Saturday, November 23, 2013

Some thoughts on dating apps

Disclaimer: every photo and conversation in this post was screenshotted or quoted from my Tinder account. Although these are not my photos, they were posted on an online dating app, thus becoming public information. I did not Google “bad dating profiles.” These are all real men that I was paired with. Just want to cover my bases.

I never thought I would ever try online dating. Not because there is anything wrong with trollin’ for cuties on the web, but because the process of online dating does not jive with my love language. Have you ever taken the 5 Love Languages quiz? If not, you can do it here. Well mine are Quality Time and Words of Affirmation. I also enjoy a little Physical Touch. Because I value Quality Time and face-to-face interactions, I struggle with the thought of meeting people generically online. It feels awkward and forced when I strive for genuine, organic connections. I say this to in NO WAY insult those of you online dating. I know it works for some people, and I have heard dozens of success stories just like everybody else. But up until recently, I thought I was not one of the people who would have an online success story (and I don’t. Keep reading.)

But after two of my girlfriends who are a few years older (hi Rach!) joined Tinder last month, I figured I’d try it. Plus, it’s free. And I’m poor and don’t prioritize my dating life (which has been pointed out to me by some very tactful gentleman that I met on Tinder).

After a few weeks on the app (and deleting it a few times), I have compiled the following list of tips from my personal experience on Tinder.

1.    Learn how to spot creepers
This is perhaps the most obvious and the most crucial piece of advice I can offer. Some men are pretty blatant with their intentions.

No thanks.

Are you kidding?

Others are a little more subtle. The creepiness comes out in messaging, not in their pictures. I can’t post a picture of the most creepy conversation starter I’ve gotten because I deleted the app for the first time almost immediately after this encounter:

Him (midnight on a Wednesday. I was obviously asleep): “wut u up 2?”

Me: (no response, am sleeping)

Him: (12:30 am on Thursday morning): “u seem like the type of gurl who likes 2 get naked n start a revolution lol”

Me: (no response, am sleeping)

Him: (2:00 am on Thursday morning) “u there?”

Me: (no response, deletes app)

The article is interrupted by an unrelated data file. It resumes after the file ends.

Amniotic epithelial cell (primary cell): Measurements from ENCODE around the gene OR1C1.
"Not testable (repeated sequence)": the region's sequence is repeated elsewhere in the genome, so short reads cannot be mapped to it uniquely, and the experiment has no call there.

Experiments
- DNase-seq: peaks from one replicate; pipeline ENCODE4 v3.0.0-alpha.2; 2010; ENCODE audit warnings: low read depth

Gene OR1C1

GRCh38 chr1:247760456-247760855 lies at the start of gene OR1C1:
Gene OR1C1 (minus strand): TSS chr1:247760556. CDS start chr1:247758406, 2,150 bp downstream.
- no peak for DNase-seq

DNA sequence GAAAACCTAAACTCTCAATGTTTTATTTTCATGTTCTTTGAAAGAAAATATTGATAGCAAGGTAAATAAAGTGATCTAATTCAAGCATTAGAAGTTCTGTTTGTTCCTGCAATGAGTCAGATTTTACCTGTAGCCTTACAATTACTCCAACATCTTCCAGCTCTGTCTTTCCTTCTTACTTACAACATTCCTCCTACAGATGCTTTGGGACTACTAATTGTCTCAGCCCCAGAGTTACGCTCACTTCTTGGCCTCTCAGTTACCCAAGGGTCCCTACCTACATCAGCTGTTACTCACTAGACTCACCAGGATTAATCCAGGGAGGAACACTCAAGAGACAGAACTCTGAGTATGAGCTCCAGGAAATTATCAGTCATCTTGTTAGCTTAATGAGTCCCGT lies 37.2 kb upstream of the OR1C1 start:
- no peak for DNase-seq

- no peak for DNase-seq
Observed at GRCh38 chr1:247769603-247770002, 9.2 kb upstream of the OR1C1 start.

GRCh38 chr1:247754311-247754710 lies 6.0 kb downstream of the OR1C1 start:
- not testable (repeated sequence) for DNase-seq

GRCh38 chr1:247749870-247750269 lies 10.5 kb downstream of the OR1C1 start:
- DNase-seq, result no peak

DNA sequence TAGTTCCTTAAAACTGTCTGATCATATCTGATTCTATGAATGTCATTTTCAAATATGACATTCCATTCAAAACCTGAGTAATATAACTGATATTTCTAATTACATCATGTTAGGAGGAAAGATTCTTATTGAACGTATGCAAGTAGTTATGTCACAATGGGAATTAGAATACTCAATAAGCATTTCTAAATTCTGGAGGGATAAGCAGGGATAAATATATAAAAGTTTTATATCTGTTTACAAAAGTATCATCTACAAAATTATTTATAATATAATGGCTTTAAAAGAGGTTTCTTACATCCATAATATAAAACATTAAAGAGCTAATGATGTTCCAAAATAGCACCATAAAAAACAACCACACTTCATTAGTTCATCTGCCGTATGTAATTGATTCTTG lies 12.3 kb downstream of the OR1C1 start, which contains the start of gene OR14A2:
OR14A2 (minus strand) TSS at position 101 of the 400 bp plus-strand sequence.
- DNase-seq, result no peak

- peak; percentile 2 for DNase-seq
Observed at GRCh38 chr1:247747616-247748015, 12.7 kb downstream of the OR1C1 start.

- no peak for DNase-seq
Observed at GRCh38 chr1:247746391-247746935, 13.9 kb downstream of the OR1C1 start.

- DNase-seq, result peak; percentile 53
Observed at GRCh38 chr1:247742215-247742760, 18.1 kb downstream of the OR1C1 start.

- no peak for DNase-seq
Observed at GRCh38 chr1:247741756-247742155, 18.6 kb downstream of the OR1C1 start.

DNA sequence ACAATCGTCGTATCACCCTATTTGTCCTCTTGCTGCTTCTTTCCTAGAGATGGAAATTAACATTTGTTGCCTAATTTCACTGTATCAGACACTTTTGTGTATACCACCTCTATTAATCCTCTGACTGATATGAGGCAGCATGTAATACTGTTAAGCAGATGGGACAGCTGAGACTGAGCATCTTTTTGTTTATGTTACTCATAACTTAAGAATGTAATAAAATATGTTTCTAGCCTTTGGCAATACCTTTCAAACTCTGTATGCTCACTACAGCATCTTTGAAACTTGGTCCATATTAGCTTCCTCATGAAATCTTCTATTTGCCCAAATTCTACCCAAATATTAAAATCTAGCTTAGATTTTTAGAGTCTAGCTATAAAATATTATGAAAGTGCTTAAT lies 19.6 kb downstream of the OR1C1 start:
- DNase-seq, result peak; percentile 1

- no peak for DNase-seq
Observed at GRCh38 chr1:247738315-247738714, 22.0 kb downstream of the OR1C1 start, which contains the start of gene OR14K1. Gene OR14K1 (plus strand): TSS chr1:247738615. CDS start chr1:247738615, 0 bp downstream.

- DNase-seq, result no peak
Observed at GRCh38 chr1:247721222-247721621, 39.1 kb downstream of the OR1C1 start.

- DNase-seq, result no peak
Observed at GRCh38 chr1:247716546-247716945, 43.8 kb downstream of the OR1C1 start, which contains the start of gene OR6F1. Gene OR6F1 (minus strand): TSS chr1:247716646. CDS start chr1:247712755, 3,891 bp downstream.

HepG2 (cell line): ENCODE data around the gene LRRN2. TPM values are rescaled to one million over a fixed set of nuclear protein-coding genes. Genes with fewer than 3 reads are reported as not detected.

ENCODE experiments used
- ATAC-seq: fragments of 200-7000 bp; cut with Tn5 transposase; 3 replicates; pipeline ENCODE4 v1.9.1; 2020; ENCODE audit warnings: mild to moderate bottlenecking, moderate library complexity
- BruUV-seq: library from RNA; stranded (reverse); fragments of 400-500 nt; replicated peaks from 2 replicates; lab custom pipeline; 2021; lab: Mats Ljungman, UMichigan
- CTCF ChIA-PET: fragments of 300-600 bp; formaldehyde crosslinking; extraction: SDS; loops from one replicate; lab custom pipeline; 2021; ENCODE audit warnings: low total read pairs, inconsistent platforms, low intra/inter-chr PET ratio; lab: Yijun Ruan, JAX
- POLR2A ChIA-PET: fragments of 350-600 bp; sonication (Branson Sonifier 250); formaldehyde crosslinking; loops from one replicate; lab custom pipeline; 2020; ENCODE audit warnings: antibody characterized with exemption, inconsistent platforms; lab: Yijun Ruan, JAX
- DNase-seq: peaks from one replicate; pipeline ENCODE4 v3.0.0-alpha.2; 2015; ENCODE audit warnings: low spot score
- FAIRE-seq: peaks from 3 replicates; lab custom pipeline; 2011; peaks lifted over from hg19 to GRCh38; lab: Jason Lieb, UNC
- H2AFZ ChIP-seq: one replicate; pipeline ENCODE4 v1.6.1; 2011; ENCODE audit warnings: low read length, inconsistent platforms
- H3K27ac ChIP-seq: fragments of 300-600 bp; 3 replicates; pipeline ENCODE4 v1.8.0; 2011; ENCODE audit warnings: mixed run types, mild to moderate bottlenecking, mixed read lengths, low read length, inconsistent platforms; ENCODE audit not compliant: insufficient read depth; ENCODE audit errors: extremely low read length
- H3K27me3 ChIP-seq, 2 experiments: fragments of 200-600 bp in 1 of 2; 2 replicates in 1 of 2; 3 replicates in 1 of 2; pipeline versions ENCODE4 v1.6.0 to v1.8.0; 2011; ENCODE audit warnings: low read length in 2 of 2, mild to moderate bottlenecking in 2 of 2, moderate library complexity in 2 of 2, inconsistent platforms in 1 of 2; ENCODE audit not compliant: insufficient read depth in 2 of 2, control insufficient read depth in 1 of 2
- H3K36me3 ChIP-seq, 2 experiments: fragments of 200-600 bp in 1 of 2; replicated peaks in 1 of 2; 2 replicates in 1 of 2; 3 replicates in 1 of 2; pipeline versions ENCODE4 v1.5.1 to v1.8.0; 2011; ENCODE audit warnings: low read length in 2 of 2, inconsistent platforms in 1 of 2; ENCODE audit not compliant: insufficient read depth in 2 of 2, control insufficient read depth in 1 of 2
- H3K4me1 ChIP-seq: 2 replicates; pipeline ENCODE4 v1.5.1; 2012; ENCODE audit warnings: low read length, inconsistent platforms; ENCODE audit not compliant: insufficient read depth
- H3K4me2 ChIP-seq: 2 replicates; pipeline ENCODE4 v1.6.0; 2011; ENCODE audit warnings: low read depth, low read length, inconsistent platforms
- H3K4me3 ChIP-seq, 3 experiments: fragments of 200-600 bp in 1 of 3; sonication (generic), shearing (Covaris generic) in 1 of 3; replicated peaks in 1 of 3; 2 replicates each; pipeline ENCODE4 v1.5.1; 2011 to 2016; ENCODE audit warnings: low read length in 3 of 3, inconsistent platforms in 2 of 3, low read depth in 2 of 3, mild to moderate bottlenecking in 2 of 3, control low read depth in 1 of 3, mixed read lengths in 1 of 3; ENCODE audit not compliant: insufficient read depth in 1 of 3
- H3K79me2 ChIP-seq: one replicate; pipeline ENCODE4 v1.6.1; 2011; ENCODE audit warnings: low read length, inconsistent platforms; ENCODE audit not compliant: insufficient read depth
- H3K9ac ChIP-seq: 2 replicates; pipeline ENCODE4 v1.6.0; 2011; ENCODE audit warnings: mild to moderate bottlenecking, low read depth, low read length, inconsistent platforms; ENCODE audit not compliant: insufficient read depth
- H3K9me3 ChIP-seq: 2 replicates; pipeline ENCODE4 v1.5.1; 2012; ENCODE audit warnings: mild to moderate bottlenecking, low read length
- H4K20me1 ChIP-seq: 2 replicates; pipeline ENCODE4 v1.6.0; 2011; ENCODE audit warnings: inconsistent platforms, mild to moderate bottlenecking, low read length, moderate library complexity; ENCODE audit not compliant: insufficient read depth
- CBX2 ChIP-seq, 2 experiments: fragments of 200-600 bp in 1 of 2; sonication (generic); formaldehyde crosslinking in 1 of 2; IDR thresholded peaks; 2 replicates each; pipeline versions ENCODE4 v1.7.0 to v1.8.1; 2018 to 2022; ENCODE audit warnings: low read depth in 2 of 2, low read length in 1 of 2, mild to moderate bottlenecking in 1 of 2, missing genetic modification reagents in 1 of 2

Others will lure you into conversation only to attempt to weed out information about you in a creepy manner by asking questions like “where r u?” or “where u work?” Something as simple as asking what I’m up to that night can turn creepy when asked repeatedly.

Him: What are you up to tonight?

Me: Meeting some girlfriends for happy hour, how about you?

Him: Where are you going?

Me: Not sure yet. Do you have anything fun going on tonight?

Him: What are you doing later? Where are you and your friends going?

Me: (blocks creeper)

You’ll quickly learn how to spot these gentlemen, and in a perfect world, the creepers will have creepy pictures that will skeev you out and not waste any of your time messaging. But if you have the unfortunate experience of talking to one such creeper, learn to block. Did you hear that? Don’t be afraid to block. Who cares if they take it personally, you will literally never meet them. Are you hearing me? BLOCK when in doubt.

My friend, Rachael, came across this gem.

2.    You better like texting/messaging (and I don’t)

This is my biggest problem with the online dating world. I hate texting. I really do. I was in a long-distance relationship for all four years of college, and that meant I was constantly texting with my partner, making me less present with those I was with. I cringe when I think back to this aspect of my college days because I know I was probably mentally absent for important conversations and events because I was busy glued to my phone texting my boyfriend. I was probably THAT girl that everybody hates. Never again.

I refuse to have conversations over texting, and if I think the matter at hand requires more than a few quick texts to make plans, I will call.
Not that texting is bad. I love a good secret picture of a random stranger doing something weird. Or a tidbit about my best friend falling down a flight of stairs in front of the boy she likes. But I can’t handle having the get-to-know-you conversation over texting, and that’s basically what online dating is.

You message back and forth online to determine if it’s worth exchanging phone numbers. Hopefully, you have such titillating message conversations that one of you asks to take things offline and into the real world (texting on your phone, rather than messaging within the app on your phone). You then proceed to text back and forth “getting to know each other” until hopefully, the texting is so thrilling that you decide to meet in real life. This, my friends, is called a date. And then you’re on your own, no screens, no buffers, just two people meeting in a restaurant/bar/coffee shop to share a beverage or meal.